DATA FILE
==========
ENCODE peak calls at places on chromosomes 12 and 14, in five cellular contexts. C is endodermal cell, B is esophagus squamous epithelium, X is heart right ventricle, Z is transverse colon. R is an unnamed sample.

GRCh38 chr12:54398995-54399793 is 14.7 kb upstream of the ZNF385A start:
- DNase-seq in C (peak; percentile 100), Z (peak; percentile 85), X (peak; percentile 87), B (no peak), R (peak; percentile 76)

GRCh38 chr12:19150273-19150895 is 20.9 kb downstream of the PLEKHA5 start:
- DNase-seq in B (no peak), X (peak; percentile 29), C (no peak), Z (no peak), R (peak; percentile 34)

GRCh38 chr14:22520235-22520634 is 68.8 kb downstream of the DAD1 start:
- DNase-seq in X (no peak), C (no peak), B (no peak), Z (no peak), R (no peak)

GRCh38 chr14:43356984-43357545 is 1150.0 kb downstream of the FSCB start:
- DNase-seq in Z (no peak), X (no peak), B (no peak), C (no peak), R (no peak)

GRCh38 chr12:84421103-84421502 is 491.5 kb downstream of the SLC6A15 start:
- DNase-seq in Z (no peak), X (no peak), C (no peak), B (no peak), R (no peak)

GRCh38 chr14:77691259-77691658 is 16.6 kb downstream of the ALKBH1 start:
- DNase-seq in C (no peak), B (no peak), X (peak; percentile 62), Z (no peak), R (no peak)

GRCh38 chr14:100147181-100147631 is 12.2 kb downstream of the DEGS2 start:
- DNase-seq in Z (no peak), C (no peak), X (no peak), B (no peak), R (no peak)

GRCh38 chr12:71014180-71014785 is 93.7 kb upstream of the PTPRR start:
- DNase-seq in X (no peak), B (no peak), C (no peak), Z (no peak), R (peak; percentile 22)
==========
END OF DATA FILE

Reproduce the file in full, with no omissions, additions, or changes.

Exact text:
ENCODE peak calls at places on chromosomes 12 and 14, in five cellular contexts. C is endodermal cell, B is esophagus squamous epithelium, X is heart right ventricle, Z is transverse colon. R is an unnamed sample.

GRCh38 chr12:54398995-54399793 is 14.7 kb upstream of the ZNF385A start:
- DNase-seq in C (peak; percentile 100), Z (peak; percentile 85), X (peak; percentile 87), B (no peak), R (peak; percentile 76)

GRCh38 chr12:19150273-19150895 is 20.9 kb downstream of the PLEKHA5 start:
- DNase-seq in B (no peak), X (peak; percentile 29), C (no peak), Z (no peak), R (peak; percentile 34)

GRCh38 chr14:22520235-22520634 is 68.8 kb downstream of the DAD1 start:
- DNase-seq in X (no peak), C (no peak), B (no peak), Z (no peak), R (no peak)

GRCh38 chr14:43356984-43357545 is 1150.0 kb downstream of the FSCB start:
- DNase-seq in Z (no peak), X (no peak), B (no peak), C (no peak), R (no peak)

GRCh38 chr12:84421103-84421502 is 491.5 kb downstream of the SLC6A15 start:
- DNase-seq in Z (no peak), X (no peak), C (no peak), B (no peak), R (no peak)

GRCh38 chr14:77691259-77691658 is 16.6 kb downstream of the ALKBH1 start:
- DNase-seq in C (no peak), B (no peak), X (peak; percentile 62), Z (no peak), R (no peak)

GRCh38 chr14:100147181-100147631 is 12.2 kb downstream of the DEGS2 start:
- DNase-seq in Z (no peak), C (no peak), X (no peak), B (no peak), R (no peak)

GRCh38 chr12:71014180-71014785 is 93.7 kb upstream of the PTPRR start:
- DNase-seq in X (no peak), B (no peak), C (no peak), Z (no peak), R (peak; percentile 22)